Lisa also goes on to say that kyriarchy is "about recognizing the power-over relationships that exist because of property, religion, security, economics, citizenship, and geography." This should give you an idea of the great variety of factors that must be taken into account when considering kyriarchy. This website sums up (in part) several very broad categories of power, but it is important to recognize the myriad other factors that constitute and overlap between the categories of patriarchy, racism, heterosexism, capitalism and ableism.





Do you know what white privilege entails, before you dismiss it?
http://www.amptoons.com/blog/files/mcintosh.html wrote:
Daily effects of white privilege

I decided to try to work on myself at least by identifying some of the daily effects of white privilege in my life. I have chosen those conditions that I think in my case attach somewhat more to skin-color privilege than to class, religion, ethnic status, or geographic location, though of course all these other factors are intricately intertwined. As far as I can tell, my African American coworkers, friends, and acquaintances with whom I come into daily or frequent contact in this particular time, place and time of work cannot count on most of these conditions.

1. I can if I wish arrange to be in the company of people of my race most of the time.

2. I can avoid spending time with people whom I was trained to mistrust and who have learned to mistrust my kind or me.

3. If I should need to move, I can be pretty sure of renting or purchasing housing in an area which I can afford and in which I would want to live.

4. I can be pretty sure that my neighbors in such a location will be neutral or pleasant to me.

5. I can go shopping alone most of the time, pretty well assured that I will not be followed or harassed.

6. I can turn on the television or open to the front page of the paper and see people of my race widely represented.

7. When I am told about our national heritage or about "civilization," I am shown that people of my color made it what it is.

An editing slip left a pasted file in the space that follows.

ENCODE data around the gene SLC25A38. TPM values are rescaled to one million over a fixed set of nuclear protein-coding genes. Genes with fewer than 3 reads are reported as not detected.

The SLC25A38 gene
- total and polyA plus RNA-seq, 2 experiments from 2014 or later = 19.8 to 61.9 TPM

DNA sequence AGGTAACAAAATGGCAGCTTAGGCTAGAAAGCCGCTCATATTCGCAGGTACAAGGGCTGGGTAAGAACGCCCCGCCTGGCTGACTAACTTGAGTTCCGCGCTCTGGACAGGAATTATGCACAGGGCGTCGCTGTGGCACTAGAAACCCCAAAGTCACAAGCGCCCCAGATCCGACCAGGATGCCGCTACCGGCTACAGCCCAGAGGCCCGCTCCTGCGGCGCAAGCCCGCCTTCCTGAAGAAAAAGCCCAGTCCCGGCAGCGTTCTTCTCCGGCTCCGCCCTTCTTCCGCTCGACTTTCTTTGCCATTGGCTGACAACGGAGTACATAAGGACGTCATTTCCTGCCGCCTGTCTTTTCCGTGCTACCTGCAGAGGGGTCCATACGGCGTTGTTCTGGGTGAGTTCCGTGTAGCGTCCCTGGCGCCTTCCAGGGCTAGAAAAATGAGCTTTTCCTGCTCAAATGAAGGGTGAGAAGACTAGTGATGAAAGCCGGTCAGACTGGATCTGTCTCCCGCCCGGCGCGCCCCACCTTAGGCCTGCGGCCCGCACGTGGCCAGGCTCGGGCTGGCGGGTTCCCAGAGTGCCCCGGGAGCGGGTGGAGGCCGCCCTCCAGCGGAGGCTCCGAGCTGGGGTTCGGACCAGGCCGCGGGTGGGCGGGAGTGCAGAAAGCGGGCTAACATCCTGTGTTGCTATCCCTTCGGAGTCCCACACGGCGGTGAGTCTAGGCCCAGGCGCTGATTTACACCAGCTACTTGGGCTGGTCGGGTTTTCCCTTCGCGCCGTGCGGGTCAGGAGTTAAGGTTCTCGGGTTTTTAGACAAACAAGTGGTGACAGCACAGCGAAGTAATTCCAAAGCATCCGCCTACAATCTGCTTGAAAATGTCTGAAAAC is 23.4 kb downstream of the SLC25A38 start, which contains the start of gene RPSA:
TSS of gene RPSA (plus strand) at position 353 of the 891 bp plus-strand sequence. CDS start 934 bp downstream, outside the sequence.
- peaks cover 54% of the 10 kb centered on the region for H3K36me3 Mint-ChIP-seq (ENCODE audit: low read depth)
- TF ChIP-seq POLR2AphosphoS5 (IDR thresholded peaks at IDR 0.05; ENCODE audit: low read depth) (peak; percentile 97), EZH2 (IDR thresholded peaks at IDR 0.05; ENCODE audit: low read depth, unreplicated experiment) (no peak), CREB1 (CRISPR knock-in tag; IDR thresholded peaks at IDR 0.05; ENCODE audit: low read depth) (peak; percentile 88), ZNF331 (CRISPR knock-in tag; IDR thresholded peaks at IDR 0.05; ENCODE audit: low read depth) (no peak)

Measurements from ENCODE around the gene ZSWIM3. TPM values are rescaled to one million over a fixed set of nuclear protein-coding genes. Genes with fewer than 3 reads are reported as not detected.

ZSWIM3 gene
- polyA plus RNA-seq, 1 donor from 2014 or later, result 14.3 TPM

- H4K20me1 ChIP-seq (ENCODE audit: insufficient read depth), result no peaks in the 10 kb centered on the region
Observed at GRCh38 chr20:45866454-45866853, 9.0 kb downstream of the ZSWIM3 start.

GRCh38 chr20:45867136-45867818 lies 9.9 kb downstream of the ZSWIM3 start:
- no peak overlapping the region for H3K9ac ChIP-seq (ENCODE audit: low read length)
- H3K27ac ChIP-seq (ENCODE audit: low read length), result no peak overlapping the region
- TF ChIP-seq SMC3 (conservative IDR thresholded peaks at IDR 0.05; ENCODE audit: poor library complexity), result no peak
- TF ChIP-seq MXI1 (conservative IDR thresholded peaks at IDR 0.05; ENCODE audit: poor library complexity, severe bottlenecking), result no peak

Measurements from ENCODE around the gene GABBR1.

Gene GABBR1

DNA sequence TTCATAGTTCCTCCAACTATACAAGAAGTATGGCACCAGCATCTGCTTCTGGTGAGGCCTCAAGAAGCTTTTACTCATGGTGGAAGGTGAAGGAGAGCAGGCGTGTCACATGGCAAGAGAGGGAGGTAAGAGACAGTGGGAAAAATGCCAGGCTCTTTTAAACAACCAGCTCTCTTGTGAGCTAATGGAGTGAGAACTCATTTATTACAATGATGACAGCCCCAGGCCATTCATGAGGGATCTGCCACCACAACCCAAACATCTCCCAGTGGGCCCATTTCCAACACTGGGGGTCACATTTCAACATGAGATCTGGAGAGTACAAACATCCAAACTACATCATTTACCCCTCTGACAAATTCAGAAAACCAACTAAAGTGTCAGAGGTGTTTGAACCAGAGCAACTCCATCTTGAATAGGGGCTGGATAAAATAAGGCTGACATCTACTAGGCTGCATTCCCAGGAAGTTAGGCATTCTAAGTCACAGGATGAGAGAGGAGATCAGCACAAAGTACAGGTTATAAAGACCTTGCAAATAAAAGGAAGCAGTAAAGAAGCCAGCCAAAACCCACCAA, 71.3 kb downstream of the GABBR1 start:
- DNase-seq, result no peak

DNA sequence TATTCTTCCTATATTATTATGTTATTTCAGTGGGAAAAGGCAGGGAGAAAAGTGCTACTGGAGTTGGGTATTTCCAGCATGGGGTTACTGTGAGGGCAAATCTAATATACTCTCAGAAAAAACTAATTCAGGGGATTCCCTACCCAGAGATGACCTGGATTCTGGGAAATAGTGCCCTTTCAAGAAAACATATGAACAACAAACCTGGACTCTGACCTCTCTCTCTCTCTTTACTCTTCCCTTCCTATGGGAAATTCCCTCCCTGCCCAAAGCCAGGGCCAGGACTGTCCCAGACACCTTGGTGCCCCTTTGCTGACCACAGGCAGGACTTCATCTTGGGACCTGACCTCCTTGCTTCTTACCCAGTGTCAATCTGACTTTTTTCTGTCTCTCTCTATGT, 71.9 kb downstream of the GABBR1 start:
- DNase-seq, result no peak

8. I can be sure that my children will be given curricular materials that testify to the existence of their race.

9. If I want to, I can be pretty sure of finding a publisher for this piece on white privilege.

10. I can be pretty sure of having my voice heard in a group in which I am the only member of my race.

11. I can be casual about whether or not to listen to another person's voice in a group in which s/he is the only member of his/her race.

12. I can go into a music shop and count on finding the music of my race represented, into a supermarket and find the staple foods which fit with my cultural traditions, into a hairdresser's shop and find someone who can cut my hair.

13. Whether I use checks, credit cards or cash, I can count on my skin color not to work against the appearance of financial reliability.

14. I can arrange to protect my children most of the time from people who might not like them.

15. I do not have to educate my children to be aware of systemic racism for their own daily physical protection.

16. I can be pretty sure that my children's teachers and employers will tolerate them if they fit school and workplace norms; my chief worries about them do not concern others' attitudes toward their race.

17. I can talk with my mouth full and not have people put this down to my color.